Our State of the Red Sox column is back for its 18th installment with a team that's been making more news off the field (text messages and Tommy John surgery) than on it. As always, we want to hear what you have to say about your favorite (or least favorite) team below in the comments section. And check back next week for the latest from the Red Sox right here.
Opening Statement“There’s so much stuff coming out of that clubhouse I wouldn’t be surprised if Manny Ramirez poked his head in there.” Those were the words of ESPN's Terry Francona in the ninth inning of Sunday night’s Red Sox-Yankees game. The 2012 Red Sox officially became a joke this week when a year of chaos reached the point where former members of the organization wondered aloud where Manny was. First, there’s the mysterious case of the Red Sox outfielder who wants Tommy John surgery despite being one of the hottest hitters on the team and not being a pitcher. Carl Crawford is meeting with the Red Sox brass and medical staff today to decide on the best course of action, but the fact he has all but begged to have the procedure over the last month or so, it’s a pretty safe bet Sunday night was his final game of the season. The only question is how much of next season he misses. Then, there’s the text message. For those who have forgotten, the Red Sox owners received a text message when the team was in New York in July asking for a meeting to discuss manager Bobby Valentine’s interactions with the team. Chief among the team’s gripes were Valentine saying “nice inning” to Will Middlebrooks after he made a couple of bad plays in an inning and the time he left Jon Lester in to give up 11 runs in an outing against Toronto. Depending on how which reporter you believe, there were up to 17 players at the meeting. It was eventually established that the initial message was sent from Adrian Gonzalez’s phone. Gonzalez has been said to be among Valentine’s harshest critics. The story seemed to be winding down, until a report out of New York this week said the text was put together by Kelly Shoppach, a backup catcher who has had some public spats with Valentine this year, who was traded to the Mets right before this latest report came out. Shoppach denies the report. Gonzalez denies pretty much everything except playing for the Red Sox. Valentine denies there’s a problem. I wish I could deny having watched any of this unfold. There’s a picture by the Associated Press the day after the meeting story broke. Valentine is in front of the bench in the dugout with one leg up in the air, foot on the bench, as he stands in front of Dustin Pedroia and David Ortiz. Valentine’s hands are near his belt. The players are both looking away, their faces full of either disgust or disdain, perhaps both. It’s unclear what exactly is happening in the photo, which is actually a good thing since the picture is the greatest set up for a caption contest I’ve ever seen. It’s also the enduring image of the season. Valentine is doing something goofy and bombastic and the players are miserable. I’m not sure what’s worse about all this, that the Sox have been reduced to the point where I’ve gotten this far in the story without mentioning anything to do with the team’s on-field performance, or that I’m glad I’ve gotten this far without having to talk about the team’s on-field performance. Let’s spend a few minutes talking about the actual play on the field. After all, it doesn’t deserve much more than that.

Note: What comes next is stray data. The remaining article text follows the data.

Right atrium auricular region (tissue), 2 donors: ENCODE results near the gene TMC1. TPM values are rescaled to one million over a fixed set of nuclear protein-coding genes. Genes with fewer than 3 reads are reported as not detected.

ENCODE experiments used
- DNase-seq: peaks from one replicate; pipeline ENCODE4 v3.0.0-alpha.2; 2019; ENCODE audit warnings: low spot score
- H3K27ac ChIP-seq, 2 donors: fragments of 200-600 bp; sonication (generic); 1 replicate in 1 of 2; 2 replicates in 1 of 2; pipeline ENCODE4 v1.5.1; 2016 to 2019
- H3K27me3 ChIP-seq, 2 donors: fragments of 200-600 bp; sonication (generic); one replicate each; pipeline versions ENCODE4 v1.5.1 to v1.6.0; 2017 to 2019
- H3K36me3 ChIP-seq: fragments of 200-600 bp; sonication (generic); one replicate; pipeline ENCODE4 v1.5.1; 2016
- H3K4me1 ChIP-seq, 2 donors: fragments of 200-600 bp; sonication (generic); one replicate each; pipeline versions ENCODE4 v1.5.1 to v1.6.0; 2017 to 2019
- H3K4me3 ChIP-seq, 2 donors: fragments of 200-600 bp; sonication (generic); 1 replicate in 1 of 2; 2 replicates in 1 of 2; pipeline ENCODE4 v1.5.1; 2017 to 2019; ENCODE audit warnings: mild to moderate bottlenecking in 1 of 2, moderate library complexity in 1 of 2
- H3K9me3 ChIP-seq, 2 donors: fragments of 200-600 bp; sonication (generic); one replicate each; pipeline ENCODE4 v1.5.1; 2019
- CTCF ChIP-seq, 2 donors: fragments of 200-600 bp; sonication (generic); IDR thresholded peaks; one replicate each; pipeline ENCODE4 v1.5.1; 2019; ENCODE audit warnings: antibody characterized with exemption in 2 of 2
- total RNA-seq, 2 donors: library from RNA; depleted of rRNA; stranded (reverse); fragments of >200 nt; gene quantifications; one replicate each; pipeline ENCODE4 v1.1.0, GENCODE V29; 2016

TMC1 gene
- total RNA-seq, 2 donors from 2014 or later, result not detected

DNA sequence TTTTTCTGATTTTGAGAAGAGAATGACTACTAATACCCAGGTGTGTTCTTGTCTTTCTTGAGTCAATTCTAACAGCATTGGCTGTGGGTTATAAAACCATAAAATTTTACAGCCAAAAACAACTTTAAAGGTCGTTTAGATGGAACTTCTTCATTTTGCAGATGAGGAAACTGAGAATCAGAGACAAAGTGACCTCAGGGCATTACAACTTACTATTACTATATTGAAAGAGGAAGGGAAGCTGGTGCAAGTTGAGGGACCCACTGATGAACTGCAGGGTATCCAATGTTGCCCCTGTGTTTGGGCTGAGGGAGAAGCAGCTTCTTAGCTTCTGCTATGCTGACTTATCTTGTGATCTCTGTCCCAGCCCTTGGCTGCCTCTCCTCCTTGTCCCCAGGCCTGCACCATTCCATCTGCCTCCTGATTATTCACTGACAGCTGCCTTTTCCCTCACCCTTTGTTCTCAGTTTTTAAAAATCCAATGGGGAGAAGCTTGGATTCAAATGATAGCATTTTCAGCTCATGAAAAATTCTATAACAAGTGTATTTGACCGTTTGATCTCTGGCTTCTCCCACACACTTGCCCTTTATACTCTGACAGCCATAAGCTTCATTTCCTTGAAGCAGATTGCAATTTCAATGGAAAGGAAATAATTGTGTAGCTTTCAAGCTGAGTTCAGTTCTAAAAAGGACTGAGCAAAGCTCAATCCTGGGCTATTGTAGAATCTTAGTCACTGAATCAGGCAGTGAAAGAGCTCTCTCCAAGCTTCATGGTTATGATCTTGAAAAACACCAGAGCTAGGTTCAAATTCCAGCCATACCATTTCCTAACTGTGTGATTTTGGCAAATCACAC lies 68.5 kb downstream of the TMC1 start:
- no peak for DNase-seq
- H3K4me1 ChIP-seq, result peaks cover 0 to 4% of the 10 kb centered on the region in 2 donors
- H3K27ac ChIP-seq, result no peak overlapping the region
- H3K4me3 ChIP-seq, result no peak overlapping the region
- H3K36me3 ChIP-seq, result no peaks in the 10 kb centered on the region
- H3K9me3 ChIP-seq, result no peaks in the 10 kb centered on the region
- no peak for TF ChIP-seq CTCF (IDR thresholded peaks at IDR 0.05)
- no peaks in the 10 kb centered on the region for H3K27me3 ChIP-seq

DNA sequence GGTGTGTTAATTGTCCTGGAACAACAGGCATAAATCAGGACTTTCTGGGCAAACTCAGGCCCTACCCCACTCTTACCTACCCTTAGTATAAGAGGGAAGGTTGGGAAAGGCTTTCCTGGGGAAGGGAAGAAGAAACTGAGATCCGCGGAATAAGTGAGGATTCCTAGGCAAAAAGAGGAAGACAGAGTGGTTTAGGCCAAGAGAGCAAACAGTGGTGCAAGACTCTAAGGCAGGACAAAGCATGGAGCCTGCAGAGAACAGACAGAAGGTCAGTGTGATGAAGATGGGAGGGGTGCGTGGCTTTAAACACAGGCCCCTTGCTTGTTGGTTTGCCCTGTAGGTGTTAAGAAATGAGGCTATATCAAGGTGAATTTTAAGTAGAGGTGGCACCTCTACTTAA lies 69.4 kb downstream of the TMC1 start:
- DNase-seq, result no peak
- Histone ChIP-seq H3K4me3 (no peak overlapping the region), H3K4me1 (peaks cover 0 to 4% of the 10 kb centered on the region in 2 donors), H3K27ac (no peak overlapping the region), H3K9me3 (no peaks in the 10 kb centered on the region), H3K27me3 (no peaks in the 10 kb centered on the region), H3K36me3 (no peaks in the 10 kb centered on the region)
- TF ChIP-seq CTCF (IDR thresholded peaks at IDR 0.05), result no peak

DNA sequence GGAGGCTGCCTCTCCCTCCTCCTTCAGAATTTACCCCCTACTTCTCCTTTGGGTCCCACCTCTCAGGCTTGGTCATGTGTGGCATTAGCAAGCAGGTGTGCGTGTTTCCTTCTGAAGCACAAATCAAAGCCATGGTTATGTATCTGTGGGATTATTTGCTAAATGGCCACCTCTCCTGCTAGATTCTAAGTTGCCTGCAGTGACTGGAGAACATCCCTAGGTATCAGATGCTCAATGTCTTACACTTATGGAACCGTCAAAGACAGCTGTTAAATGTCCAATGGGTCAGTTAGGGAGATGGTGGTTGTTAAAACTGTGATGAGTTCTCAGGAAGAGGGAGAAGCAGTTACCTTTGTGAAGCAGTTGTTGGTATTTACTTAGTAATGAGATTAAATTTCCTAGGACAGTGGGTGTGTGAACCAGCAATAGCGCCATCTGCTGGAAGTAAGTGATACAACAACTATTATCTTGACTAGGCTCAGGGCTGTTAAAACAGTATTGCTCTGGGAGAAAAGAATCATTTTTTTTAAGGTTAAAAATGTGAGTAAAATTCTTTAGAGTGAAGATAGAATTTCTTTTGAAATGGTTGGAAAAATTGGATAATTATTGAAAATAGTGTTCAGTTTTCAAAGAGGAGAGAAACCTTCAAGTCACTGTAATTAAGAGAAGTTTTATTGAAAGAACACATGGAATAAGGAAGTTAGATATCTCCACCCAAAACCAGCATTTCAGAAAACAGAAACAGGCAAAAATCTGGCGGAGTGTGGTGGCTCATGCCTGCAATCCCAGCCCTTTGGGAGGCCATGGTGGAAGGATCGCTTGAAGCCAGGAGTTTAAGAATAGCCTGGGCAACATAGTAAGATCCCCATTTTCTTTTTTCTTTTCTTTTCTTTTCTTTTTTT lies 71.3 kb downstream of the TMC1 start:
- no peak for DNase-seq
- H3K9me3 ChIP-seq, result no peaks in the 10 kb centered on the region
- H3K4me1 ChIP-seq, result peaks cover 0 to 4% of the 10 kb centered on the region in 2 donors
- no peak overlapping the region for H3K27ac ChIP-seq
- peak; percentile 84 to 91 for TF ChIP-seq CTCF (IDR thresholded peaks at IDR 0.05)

|Only they know what's going on here. (AP photo)|